A big part of getting to Masada at sunrise is getting to explore Masada before it gets too hot. By 9 a.m., temperatures were hitting 100. It’s tremendously hard not to get too caught up, though; there are gorgeous ancient ruins to be gawked at around every turn.
This outlook approximates an outlook that King Herod had during his rule (37 to 4 BC).
From 1,000 feet up, Herod had a pretty incredible view of the world around him. He constructed viewing terraces that made it even easier to watch the world from afar. Like so:
The modern wood and metal incarnation of the viewpoint isn’t quite as impressive as the original, re-created in a sculpture nearby, but it offers the same incredible views.
Having explored Masada thoroughly and beginning to feel the heat, we began our descent from the top of the Snake Path:
By this point, around 10 a.m., the heat was extreme – so extreme, in fact, that park authorities outright close the Snake Path to anyone going up. The only way to get to Masada at that point is to take the cable car.
After waking up crazy early, hiking to Masada, and exploring ruins for several hours, the hike down was intense. We had to take breaks for water, and to re-apply sunscreen. Both of us wore hats.
Re-fill your water before exiting Masada down the Snake Patch. Prepare yourself for a surprisingly tough downhill hike in full desert sun with lots of sunscreen, and try to cover as much of your skin as possible with light clothing. An American woman died from dehydration while descending the Snake Path in 2015; please do not underestimate the seriousness of this warning.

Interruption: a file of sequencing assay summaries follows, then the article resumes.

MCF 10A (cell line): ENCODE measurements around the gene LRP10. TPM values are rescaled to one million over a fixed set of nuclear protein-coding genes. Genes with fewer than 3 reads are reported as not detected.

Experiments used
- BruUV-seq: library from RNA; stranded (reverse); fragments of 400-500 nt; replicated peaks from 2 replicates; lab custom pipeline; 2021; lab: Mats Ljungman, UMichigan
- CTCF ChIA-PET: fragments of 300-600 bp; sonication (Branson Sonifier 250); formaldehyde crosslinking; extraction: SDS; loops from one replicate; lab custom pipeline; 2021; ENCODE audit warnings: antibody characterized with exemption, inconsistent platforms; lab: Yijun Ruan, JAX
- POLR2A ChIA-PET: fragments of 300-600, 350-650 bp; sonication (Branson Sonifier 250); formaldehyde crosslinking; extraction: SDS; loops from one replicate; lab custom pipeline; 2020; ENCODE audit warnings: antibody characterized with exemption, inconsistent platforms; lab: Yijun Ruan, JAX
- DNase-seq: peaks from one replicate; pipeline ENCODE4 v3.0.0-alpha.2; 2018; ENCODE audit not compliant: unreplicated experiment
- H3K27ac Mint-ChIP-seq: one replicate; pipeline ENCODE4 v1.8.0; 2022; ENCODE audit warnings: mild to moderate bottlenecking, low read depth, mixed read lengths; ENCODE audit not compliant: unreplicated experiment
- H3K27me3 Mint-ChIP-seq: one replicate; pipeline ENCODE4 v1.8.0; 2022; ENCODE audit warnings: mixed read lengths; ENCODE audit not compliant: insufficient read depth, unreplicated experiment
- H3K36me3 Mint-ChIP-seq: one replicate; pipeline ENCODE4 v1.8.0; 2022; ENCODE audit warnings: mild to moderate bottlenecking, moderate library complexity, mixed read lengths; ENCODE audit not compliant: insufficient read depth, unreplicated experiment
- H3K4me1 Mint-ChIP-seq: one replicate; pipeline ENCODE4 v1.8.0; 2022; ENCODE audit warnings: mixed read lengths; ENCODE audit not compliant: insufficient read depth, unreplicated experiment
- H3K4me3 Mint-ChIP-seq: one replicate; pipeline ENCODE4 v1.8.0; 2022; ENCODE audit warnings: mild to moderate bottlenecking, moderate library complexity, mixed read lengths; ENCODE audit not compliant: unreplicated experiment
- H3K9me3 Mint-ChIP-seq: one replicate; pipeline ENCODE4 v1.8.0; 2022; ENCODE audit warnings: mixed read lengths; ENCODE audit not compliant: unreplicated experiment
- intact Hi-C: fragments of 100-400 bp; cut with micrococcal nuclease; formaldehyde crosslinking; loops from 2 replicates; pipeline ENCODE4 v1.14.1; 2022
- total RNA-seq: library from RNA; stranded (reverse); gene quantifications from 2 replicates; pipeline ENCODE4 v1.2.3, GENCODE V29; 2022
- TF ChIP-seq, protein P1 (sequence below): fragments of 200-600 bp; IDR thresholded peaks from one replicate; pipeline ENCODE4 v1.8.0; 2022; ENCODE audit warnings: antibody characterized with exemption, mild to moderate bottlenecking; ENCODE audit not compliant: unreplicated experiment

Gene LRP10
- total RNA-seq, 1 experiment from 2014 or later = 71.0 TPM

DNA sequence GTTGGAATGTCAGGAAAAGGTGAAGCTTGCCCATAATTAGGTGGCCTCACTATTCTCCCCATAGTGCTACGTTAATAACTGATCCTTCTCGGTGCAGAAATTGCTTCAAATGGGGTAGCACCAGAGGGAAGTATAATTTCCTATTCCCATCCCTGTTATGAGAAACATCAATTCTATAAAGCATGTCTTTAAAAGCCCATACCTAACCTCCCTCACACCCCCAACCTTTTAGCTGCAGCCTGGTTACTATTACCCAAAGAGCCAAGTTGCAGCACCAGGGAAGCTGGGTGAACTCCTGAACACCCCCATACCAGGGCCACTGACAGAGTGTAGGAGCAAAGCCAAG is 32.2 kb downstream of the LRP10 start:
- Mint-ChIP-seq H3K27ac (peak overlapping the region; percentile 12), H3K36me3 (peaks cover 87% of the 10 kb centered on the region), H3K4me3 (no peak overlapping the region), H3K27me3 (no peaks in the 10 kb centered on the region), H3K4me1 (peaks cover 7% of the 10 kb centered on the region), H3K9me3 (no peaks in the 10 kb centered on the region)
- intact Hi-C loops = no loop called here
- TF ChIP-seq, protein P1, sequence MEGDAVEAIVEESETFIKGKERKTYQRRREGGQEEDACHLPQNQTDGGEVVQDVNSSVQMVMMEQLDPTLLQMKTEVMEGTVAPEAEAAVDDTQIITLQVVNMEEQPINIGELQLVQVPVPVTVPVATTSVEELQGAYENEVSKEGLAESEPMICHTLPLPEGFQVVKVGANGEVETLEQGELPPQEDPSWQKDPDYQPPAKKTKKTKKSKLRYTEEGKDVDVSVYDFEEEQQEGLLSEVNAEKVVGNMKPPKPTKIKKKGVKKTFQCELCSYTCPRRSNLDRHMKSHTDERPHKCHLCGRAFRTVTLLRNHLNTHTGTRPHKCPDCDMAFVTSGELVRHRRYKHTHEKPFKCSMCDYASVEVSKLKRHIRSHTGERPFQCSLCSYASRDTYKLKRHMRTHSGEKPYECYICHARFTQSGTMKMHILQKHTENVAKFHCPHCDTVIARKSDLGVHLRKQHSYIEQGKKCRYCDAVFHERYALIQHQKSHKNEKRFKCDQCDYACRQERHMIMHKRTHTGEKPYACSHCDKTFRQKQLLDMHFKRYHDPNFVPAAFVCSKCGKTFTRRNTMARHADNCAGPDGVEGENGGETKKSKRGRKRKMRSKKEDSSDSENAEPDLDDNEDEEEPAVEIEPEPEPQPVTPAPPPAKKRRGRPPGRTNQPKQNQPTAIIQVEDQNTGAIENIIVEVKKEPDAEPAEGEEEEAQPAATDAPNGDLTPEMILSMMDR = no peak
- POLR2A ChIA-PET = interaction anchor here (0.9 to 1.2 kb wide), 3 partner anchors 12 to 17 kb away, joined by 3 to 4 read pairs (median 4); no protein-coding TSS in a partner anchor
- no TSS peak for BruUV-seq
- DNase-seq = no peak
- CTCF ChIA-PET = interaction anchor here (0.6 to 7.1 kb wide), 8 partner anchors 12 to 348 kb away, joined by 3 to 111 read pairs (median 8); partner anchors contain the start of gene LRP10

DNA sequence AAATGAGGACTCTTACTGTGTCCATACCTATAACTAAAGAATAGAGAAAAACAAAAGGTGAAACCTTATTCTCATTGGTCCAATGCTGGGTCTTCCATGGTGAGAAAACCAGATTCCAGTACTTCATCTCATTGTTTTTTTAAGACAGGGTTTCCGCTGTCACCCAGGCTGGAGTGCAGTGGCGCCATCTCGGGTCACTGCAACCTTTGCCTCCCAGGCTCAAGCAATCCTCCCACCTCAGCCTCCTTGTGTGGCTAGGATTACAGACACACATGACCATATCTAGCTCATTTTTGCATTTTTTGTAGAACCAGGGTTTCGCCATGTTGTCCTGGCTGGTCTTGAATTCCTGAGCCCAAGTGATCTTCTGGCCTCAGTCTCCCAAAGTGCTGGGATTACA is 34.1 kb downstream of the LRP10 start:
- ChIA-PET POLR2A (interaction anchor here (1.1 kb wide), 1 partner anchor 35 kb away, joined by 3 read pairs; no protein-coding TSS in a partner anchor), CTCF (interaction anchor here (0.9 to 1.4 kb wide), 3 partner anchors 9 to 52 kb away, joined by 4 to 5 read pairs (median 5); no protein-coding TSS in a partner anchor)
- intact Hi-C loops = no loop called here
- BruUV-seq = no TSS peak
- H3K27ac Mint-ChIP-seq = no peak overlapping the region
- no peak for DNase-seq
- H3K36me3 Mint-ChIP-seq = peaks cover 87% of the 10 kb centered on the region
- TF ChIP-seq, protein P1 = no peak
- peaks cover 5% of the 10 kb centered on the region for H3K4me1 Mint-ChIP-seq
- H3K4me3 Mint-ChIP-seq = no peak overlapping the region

As we descended, cable cars passed overhead.
Hours earlier, exhausted, we reached on foot what the cable car would reach in a matter of minutes with little effort. Here’s a look at the area where the cable car lets off, at the top of Masada:
It is, admittedly, much easier to take a cable car to Masada.
But then you don’t get to tell people you climbed to the top of an ancient fortress, along an ancient trail, just to watch the sun rise.
I didn’t expect to be so personally affected by the grand history on display at Masada.
As my brilliant, thoughtful mother put it, “The significance of this site is in your DNA, and is emblematic of the unknown generations from various backgrounds who have survived to produce you.”
She’s dead on. Climbing the same trail that hundreds of generations of humans before me have, looking out with wonder at the world below, just like so many before me have.
And there’s the other side, of course. The less beautiful side of history.
Roman emperors and Jewish kings in the Fertile Crescent, frozen in time atop a gorgeous plateau, forever locked in battle. Nothing is left of either – just the ruins of their buildings.
The conflict feels sadly familiar in its context.
Israel Defence Forces officers with semiautomatic weapons guarded the checkpoint we passed on the way to Masada earlier that morning. They’re a shockingly common sight all over Israel – a symptom of regional conflict (to massively oversimplify it).
When you visit Masada, it’s impossible not to see the vast scope of human history. It’s there in front of you, amazingly well preserved, highlighting how infinitely small our modern conflicts are.